Multidetector computed tomography angiography (CTA) is usually performed for the evaluation of thoracic aneurysms prior to endovascular repair using volumetric ECG-gated acquisition scans in order to obtain images without motion artifacts. Nonetheless, image reconstruction is commonly made using a mid diastolic window. A number of studies have demonstrated that the combination of cardiac pulsatility and aortic compliance leads to conformational changes during the cardiac cycle, both in healthy and diseased vessels (1-3). Indeed, cardiac cycle-related dynamic changes can be measured even in coronary arteries (4). Although these changes have been well documented in the ascending and abdominal aorta, the extent of dynamic conformational changes within the thoracic descending aorta remains poorly understood.
Accordingly, the aim of our study was to attempt to demonstrate the presence of significant differences in aortic size during the cardiac cycle, that might deserve attention given the potential impact for the selection of the type and size of aortic endografts.
The present was a single-centre, investigator-driven, observational study that aimed to explore whether cardiac-cycle related dynamic changes are associated to significant changes of the descending thoracic aortic diameters. For that purpose, a consecutive series of patients referred to our institution to undergo CTA of the thoracic aorta within the period comprised between March and June 2012 constituted the study population. Inclusion criteria included adult patients (≥18 years), without a history of contrast related allergy, renal failure, or hemodynamic instability. Patients with diffuse aortic atherosclerosis, pacemakers, implantable devices, or previous thoracic endografts were excluded from the analysis. Baseline heart rate or body mass index did not impact the enrollment decision. The institution’s Ethics Committee approved the study protocol, which complies with the Declaration of Helsinki, and written informed consent was obtained from all patients.
All studies were acquired with a 256-MDCT scanner (Brilliance ICT, Philips Healthcare, Cleveland, US). A single bolus of 70 mL of iobitridol (Xenetix 350TM, Guerbet, France) was injected through an arm vein at 4 mL/second, followed by a saline chaser. A bolus tracking technique was used to synchronize the arrival of contrast at the thoracic aorta with the start of acquisition. Scanning parameters were as follows: tube voltage 100 kV; tube current 200 mAs; slice width 1 mm; reconstruction interval 0.5 mm. ECG-gating was performed in all cases, and images were reconstructed from 0% to 90% of the R-R interval with 10% stepwise increments; being 30-40% and 70-78% commonly selected as systolic and mid-diastolic phases, respectively. Furthermore, ungated images were retrospectively reconstructed and measurements were performed accordingly.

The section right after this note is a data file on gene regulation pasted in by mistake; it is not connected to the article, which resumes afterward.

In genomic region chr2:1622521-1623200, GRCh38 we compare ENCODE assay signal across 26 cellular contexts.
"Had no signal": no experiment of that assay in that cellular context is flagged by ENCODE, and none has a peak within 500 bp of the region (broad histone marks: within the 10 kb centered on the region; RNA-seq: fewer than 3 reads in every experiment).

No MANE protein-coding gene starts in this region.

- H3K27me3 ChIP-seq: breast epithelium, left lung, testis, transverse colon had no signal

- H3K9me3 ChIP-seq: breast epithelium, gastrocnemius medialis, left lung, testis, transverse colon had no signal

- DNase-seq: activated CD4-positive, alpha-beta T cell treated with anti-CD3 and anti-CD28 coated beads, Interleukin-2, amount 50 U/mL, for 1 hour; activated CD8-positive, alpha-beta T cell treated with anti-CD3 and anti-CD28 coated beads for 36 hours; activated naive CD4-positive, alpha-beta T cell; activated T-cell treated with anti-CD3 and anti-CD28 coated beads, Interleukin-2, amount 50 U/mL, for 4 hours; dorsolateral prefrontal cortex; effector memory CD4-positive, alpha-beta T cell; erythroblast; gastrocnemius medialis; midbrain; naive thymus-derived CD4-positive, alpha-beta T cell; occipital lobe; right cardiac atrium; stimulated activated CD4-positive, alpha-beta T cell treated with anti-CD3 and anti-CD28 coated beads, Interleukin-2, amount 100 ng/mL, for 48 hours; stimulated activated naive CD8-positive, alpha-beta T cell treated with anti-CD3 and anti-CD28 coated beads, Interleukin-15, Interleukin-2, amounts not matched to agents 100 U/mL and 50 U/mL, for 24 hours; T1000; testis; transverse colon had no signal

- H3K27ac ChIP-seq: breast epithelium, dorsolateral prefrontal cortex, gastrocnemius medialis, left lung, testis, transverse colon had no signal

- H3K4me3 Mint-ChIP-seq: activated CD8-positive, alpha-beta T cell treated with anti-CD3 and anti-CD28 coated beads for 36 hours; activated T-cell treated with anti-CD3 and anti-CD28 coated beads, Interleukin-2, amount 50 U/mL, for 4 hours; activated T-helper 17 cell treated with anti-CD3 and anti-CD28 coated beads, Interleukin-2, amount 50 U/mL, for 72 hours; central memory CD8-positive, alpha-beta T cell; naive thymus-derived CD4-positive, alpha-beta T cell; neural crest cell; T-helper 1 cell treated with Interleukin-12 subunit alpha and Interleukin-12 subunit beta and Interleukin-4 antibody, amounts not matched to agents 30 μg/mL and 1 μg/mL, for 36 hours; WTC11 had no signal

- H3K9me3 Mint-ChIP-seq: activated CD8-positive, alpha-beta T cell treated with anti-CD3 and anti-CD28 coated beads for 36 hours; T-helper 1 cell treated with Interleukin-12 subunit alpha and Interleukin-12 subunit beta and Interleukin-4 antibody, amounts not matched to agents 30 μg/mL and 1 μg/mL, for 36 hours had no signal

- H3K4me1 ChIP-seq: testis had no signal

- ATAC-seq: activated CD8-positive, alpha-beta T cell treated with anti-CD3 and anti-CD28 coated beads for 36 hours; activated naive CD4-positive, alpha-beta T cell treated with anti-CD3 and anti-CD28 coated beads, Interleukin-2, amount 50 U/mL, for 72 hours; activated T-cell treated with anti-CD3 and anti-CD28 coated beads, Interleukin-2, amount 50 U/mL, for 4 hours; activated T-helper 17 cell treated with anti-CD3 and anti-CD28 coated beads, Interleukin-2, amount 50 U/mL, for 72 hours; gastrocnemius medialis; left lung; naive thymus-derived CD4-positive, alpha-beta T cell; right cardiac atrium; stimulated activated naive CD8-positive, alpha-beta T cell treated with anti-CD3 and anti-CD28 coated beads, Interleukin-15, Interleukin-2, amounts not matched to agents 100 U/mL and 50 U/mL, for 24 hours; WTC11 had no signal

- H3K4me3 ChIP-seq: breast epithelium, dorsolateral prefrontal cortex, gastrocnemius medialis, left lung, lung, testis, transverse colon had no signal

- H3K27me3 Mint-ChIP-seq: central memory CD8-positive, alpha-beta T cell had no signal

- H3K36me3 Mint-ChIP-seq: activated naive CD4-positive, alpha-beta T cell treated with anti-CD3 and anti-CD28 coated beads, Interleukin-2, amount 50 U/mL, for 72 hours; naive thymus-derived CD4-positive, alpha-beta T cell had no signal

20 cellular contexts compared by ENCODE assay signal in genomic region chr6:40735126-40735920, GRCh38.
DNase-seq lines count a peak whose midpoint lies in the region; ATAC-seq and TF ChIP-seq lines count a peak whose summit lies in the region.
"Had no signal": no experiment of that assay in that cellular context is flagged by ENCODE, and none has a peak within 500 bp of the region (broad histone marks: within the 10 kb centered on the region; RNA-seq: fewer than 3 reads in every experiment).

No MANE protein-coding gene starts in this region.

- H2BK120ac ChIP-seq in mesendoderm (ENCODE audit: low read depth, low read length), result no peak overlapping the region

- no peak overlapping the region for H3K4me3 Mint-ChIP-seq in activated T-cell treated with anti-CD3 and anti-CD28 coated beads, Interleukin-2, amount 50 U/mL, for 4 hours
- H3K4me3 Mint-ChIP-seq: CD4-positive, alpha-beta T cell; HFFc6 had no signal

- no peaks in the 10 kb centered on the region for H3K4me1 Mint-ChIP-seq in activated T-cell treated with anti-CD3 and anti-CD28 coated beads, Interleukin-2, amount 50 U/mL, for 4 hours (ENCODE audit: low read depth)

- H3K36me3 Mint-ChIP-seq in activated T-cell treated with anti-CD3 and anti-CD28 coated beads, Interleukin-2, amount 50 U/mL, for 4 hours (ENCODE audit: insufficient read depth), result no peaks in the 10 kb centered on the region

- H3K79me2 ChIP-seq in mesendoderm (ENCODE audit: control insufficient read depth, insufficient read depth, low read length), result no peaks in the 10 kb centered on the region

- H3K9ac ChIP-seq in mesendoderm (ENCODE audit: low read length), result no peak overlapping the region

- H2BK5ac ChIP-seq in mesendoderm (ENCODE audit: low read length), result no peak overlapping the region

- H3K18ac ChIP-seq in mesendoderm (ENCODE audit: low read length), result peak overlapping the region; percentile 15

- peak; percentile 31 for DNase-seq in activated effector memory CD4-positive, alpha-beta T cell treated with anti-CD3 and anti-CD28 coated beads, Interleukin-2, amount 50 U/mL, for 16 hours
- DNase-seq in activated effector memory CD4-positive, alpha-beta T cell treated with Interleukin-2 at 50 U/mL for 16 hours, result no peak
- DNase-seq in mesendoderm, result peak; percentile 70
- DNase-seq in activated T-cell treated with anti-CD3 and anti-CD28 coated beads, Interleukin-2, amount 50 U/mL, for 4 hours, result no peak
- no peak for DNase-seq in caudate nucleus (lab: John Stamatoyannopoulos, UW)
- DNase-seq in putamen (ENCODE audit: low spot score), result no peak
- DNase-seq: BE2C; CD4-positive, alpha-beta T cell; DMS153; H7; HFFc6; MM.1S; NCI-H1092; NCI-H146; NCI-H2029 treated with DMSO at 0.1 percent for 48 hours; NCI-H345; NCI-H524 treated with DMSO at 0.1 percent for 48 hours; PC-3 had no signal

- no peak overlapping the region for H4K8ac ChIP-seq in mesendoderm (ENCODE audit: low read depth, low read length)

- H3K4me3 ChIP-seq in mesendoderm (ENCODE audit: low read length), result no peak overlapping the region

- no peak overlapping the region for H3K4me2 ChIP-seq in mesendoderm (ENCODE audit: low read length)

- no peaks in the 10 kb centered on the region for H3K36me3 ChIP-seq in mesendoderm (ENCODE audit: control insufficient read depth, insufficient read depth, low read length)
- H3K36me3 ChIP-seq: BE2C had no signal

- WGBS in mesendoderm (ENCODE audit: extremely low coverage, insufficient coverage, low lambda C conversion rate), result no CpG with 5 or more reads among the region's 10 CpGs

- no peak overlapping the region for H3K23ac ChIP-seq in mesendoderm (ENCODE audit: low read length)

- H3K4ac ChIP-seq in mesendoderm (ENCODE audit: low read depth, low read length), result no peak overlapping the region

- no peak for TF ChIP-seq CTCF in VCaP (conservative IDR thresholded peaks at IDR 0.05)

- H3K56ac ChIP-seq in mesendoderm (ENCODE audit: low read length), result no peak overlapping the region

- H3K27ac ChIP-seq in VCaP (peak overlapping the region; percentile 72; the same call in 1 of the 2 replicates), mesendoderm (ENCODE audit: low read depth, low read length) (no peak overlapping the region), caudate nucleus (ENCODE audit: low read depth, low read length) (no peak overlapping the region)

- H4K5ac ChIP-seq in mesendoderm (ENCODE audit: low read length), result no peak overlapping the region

Images were transferred to a dedicated CT workstation (Brilliance Workspace, Philips Healthcare, Cleveland, Ohio, USA), and analyses were performed by an experienced level 3—certified coronary CTA radiologist using dedicated software (Advanced Vessel Analysis, Philips Healthcare). Measurements were performed at the motionless systolic (30-40% of the R-R interval) and diastolic (70-78% of the R-R interval) phases. Two orthogonal imaging planes (maximal and minimal diameters) and the lumen area based on manual planimetry were obtained at three different levels of the descending thoracic aorta, using the distance from the left subclavian artery as proximal landmark: 10, 40, and 80 mm distance; and at 40 mm distance of the aortic valve (ascending aorta). Anatomical landmarks such as mild calcifications were used in addition to the distance from the left subclavian artery to achieve accurate co-localization of the region of interest.
Discrete variables are presented as counts and percentages. Continuous variables are presented as means ± SD. Comparisons between groups were performed using paired sample Student’s t-test. A two-sided P-value of less than 0.05 indicated statistical significance. Statistical analyses were performed with the use of SPSS software, version 13.0 (Chicago, IL, USA).